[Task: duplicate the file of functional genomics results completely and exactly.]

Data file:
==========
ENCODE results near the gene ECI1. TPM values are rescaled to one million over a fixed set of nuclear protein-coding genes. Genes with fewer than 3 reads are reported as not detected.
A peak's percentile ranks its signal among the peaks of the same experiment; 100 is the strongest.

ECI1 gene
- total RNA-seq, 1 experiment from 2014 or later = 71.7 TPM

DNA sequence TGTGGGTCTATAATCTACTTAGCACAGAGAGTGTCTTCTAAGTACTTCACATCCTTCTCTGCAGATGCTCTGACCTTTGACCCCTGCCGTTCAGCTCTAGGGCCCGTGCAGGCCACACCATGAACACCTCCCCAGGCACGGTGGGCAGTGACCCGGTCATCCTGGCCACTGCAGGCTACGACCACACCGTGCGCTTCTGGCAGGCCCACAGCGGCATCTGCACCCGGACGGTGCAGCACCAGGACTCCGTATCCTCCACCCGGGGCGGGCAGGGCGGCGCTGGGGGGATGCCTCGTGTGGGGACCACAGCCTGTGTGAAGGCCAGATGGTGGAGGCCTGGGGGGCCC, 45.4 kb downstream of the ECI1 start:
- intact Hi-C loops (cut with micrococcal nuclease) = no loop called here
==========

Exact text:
ENCODE results near the gene ECI1. TPM values are rescaled to one million over a fixed set of nuclear protein-coding genes. Genes with fewer than 3 reads are reported as not detected.
A peak's percentile ranks its signal among the peaks of the same experiment; 100 is the strongest.

ECI1 gene
- total RNA-seq, 1 experiment from 2014 or later = 71.7 TPM

DNA sequence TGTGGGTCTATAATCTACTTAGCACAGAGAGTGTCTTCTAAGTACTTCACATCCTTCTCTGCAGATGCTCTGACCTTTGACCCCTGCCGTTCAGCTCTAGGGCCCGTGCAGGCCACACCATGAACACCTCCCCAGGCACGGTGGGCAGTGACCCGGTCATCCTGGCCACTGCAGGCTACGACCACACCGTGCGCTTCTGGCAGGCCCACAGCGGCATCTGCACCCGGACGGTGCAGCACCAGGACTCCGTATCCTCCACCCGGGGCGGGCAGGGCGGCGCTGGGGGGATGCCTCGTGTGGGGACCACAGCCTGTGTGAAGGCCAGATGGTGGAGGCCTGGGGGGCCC, 45.4 kb downstream of the ECI1 start:
- intact Hi-C loops (cut with micrococcal nuclease) = no loop called here